How to Read Donald Trump Like Donald Duck

If an alien were to land on Earth, and listen only to Donald Trump, the impression the alien would get is that a great, powerful, and cruel nation–Mexico–was dominating its neighbours unfairly, robbing them of their resources, cheating them through trade, and invading them with gangsters. “Mexico is killing us at the border”. “Mexico is killing us with trade”. “It’s a disaster, what’s coming across the border”. “Mexico is smarter than us, they outsmart us at trade”.

This is an inversion of the caricature of a classical anti-imperialist discourse, where now–because history has been erased–Mexico is the victor, and the poor United States plays the part of the vanquished. As a caricature, it brings to mind comics with which Donald Trump must be very familiar, because they likely would have been present in his childhood.

Trump’s major complaint seems to be that Mexico is guilty of the original sin: the sin of production, which is to be denied to all natives whose existence should be frozen in sloth and innocence. Mexicans should just sit on top of rich natural resources, that have no value to them, and be willing to give them up for a few foreign trinkets. By even taking a minimal role in assembly, Mexico threatens to join the Club of Producers. And natives, sorry, are not allowed to enter.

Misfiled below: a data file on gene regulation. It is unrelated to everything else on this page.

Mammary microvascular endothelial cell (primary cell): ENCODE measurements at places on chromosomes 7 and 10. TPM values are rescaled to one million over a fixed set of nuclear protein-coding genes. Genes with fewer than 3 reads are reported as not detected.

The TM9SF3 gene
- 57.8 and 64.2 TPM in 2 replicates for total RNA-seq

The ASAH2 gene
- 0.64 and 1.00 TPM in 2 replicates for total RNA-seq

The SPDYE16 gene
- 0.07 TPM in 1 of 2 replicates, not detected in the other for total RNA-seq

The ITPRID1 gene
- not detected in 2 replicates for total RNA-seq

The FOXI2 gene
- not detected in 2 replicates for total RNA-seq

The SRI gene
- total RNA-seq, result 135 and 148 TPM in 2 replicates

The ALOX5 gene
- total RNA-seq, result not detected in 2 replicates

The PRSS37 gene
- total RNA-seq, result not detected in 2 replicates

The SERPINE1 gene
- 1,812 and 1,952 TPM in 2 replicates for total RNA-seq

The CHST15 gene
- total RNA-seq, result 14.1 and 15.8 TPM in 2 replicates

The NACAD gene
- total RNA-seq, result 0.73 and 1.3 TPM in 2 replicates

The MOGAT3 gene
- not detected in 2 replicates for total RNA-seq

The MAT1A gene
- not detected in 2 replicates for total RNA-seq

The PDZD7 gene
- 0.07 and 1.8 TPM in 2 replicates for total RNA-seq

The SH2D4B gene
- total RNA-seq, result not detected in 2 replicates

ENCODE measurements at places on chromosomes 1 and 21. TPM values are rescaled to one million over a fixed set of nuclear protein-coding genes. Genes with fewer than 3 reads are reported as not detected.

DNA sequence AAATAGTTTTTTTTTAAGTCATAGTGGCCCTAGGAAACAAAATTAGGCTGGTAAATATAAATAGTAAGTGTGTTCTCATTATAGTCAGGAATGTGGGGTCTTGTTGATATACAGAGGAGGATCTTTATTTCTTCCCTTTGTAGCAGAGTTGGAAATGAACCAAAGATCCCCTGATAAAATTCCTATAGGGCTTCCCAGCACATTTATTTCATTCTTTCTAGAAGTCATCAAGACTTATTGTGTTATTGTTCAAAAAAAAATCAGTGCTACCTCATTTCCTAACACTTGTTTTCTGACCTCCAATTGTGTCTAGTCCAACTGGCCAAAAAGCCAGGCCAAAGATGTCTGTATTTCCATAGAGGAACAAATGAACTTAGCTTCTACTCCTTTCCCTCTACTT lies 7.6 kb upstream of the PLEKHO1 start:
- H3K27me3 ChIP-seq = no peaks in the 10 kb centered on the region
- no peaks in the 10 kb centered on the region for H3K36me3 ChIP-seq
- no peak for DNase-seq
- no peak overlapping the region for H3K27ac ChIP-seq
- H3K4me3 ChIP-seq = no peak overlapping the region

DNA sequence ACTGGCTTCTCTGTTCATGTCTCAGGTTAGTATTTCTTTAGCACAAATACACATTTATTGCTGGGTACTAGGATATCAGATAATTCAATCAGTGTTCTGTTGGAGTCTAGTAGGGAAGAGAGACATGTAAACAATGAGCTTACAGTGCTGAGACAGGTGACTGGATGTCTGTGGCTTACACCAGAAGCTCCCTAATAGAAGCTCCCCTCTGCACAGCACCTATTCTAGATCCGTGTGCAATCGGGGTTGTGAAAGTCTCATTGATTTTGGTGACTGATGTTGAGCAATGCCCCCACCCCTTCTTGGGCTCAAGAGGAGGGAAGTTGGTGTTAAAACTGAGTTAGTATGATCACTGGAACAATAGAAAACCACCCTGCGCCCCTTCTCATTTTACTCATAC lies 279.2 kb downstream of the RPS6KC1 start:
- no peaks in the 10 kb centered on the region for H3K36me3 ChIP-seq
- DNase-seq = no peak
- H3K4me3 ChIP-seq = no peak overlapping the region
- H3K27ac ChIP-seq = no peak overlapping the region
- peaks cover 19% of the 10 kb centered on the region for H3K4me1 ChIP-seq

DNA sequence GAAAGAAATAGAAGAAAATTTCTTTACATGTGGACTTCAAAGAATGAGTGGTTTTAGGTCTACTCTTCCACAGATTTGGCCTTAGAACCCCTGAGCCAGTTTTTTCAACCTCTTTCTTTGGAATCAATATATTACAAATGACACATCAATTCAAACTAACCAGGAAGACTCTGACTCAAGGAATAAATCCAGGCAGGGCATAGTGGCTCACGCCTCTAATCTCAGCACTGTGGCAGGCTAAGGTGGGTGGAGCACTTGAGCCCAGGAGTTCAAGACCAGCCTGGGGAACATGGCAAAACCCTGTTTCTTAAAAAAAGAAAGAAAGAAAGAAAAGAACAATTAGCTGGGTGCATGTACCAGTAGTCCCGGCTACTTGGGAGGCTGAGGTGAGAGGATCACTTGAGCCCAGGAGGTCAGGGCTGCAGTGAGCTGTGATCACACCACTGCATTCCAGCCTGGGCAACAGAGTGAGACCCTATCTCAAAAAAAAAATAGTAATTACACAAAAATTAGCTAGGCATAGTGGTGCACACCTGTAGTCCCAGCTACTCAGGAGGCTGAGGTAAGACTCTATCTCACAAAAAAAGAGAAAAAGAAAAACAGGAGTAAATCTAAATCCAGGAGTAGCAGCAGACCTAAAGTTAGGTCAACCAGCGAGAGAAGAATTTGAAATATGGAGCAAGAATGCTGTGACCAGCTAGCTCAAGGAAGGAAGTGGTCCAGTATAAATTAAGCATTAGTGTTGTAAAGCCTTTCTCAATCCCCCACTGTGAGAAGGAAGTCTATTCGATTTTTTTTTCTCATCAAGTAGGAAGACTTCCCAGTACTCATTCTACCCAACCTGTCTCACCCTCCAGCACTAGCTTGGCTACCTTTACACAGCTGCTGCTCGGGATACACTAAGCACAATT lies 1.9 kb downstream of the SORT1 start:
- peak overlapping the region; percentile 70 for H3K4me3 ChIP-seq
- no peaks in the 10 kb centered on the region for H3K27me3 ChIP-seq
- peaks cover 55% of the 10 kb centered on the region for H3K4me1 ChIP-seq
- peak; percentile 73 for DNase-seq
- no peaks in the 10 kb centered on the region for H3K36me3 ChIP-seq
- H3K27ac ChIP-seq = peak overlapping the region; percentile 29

Everything is still unsteady and in the process of formation where Trump’s policies are concerned. On the one hand, we can acknowledge that he apparently disavowed the cultural imperialist program of imposing the “American way of life” on other nations (echoed in his meeting with the UK’s Theresa May, where she proclaimed: “The days of Britain and America intervening in sovereign countries in an attempt to remake the world in our own image, are over“). On the other hand, however unintended it may be, however much unconscious, this relentless desire to put Mexico back in its place sounds awfully familiar, especially if the effect is to deny Mexico all but the most autarkic form of production.

Here is the passage that “inspired” these brief thoughts, though no discredit goes to the authors:


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